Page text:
Monday night I had the pleasure of viewing the newly completed Caribbean Journey Exhibit. I am proud of what the Texas State Aquarium brings to our community and to be a partner in the construction of a facility that educates our youth about an ecosystem unlike our own and the value of its preservation.
The Caribbean Journey interior landscape is the most unique and challenging installation of my career. From achieving the ideal soil mix to plant maintenance in hard to reach areas, this project required research, critical thinking and team work. The “dream team” featured: Fulton Construction, Texas State Aquarium project representatives, world class designers and Gill’s.
Some of the challenges included:
- Mixing 300 yards of soil off site and ‘flying’ it in 1 yard bags through the open ceiling of the 3rd and 4th floors via crane prior to installation of the glass dome.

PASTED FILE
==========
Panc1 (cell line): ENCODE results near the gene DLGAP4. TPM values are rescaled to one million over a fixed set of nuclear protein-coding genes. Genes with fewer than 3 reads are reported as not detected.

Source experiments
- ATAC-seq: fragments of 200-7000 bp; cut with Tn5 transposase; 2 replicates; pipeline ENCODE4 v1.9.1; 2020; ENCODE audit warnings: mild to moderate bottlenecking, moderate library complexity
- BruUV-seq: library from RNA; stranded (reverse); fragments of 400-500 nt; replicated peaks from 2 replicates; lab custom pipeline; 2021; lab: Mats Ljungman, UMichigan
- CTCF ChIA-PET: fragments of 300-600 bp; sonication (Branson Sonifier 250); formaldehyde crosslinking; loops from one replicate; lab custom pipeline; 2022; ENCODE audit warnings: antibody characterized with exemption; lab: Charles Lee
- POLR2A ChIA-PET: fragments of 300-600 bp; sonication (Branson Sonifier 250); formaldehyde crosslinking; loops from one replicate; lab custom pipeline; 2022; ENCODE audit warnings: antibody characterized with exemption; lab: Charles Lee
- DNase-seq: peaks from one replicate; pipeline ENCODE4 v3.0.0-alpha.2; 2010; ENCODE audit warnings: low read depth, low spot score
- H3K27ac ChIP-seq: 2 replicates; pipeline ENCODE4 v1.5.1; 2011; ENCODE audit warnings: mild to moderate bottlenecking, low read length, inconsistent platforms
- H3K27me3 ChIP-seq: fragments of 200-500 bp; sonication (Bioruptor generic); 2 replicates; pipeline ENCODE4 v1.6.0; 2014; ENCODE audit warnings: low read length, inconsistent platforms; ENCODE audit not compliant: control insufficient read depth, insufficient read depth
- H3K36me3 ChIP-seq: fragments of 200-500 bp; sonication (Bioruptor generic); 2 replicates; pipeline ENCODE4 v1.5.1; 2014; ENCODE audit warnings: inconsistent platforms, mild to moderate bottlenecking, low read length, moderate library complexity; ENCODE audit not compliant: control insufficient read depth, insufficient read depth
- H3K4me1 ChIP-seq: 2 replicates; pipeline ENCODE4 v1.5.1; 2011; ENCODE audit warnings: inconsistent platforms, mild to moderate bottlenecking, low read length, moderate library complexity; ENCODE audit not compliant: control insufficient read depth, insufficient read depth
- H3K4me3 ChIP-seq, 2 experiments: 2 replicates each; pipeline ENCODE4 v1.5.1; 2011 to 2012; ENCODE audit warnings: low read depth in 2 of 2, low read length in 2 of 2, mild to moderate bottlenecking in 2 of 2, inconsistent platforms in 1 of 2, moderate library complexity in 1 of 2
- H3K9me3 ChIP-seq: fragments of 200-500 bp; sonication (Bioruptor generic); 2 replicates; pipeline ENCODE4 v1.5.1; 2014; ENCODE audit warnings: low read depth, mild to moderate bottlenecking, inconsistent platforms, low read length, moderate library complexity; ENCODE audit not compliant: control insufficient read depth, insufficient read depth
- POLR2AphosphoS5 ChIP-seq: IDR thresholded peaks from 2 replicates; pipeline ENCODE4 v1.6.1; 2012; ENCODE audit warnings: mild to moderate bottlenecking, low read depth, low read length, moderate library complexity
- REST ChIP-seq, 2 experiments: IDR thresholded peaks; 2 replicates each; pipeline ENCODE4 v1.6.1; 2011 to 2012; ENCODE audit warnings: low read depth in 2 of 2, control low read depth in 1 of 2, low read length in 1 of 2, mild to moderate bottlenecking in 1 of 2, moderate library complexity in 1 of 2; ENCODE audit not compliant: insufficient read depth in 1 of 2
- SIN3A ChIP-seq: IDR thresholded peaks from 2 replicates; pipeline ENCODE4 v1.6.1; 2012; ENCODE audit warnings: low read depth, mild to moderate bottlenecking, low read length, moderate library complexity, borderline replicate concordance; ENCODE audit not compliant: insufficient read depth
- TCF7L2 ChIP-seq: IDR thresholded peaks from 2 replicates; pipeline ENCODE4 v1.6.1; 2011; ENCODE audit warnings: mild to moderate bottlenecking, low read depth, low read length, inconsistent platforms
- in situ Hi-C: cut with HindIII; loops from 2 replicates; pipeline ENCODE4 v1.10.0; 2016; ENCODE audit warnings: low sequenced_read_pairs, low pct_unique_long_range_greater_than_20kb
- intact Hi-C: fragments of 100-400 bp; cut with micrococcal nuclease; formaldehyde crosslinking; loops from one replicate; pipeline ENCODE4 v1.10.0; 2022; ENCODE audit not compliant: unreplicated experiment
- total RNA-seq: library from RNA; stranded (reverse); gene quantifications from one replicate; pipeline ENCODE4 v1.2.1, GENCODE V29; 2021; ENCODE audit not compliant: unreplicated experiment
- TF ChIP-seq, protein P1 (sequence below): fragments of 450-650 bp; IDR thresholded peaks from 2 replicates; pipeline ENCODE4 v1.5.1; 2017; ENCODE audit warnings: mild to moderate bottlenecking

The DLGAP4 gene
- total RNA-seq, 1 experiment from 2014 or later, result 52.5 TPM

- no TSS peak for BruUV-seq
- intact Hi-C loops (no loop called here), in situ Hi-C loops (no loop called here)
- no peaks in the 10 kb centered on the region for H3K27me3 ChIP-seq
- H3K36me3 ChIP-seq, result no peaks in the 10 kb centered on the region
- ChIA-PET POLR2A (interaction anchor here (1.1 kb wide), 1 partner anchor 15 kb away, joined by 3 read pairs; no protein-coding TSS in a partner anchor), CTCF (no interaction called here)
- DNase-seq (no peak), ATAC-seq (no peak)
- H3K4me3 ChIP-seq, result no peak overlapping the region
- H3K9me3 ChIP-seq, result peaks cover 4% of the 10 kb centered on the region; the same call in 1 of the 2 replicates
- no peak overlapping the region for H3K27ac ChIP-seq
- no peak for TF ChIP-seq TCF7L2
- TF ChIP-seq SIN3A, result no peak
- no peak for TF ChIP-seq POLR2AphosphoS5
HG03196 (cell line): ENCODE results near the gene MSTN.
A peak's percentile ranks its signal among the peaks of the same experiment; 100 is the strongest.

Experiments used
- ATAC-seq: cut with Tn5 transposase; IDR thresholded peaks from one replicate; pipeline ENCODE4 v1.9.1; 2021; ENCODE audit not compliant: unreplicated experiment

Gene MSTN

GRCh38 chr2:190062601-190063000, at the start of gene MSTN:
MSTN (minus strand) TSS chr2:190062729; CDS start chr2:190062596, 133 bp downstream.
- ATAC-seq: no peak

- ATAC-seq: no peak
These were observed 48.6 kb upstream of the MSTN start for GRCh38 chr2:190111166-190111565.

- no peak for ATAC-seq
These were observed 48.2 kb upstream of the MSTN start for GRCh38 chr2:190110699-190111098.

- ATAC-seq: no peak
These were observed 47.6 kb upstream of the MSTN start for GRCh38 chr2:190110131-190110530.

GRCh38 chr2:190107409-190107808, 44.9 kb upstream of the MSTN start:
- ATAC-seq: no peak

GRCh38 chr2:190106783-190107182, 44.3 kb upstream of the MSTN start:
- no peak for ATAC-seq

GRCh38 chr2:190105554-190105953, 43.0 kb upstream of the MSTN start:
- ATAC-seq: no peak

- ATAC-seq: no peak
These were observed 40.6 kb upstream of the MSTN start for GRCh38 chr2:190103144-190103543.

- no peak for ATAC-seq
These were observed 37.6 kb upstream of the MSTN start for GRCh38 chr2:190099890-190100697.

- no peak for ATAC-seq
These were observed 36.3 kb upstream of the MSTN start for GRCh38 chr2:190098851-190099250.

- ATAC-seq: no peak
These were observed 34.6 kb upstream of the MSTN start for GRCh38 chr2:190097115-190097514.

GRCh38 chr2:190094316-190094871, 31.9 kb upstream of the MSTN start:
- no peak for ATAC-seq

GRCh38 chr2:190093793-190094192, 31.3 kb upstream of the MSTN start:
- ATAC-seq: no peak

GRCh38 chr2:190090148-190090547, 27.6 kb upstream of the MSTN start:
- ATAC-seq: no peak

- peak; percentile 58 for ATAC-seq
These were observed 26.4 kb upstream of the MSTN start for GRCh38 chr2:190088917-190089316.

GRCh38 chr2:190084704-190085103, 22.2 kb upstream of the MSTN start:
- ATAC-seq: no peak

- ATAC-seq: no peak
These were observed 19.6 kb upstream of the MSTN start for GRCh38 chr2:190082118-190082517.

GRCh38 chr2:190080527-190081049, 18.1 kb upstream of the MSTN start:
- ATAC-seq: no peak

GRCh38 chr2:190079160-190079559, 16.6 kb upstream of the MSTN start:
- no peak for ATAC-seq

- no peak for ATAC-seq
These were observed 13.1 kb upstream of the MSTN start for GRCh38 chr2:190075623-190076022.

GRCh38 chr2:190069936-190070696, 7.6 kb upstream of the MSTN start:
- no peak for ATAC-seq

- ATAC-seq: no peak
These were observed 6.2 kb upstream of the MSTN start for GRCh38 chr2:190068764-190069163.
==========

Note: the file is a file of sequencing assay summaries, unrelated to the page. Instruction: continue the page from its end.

- Unloading plants shipped from Florida in refrigerator trucks and immediately lifting them by crane through an opening on the side of the 3rd and 4th floors of the building.
- Maneuvering large palms and trees into planting areas on the 3rd and 4th floors without heavy lifting equipment inside.
- Hand watering plants in hard to reach areas.
All this required careful thought and lots of muscle!
I knew this landscape would be home to birds, sloths, lizards and other critters. It would be natural, not polished and clipped. The mulch would be natural leaf litter. I’m thrilled to see plants typical of the Caribbean such as ‘Shady Lady’ Olives that love nice, moist soil and quickly drop all their leaves if they go dry. It’s a real treat to see orchids and bromeliads growing on palms and trees- their natural homes. And I must admit the request to plant a dead tree was a first for me!
In my opinion, this is a world class exhibit. Check it out!”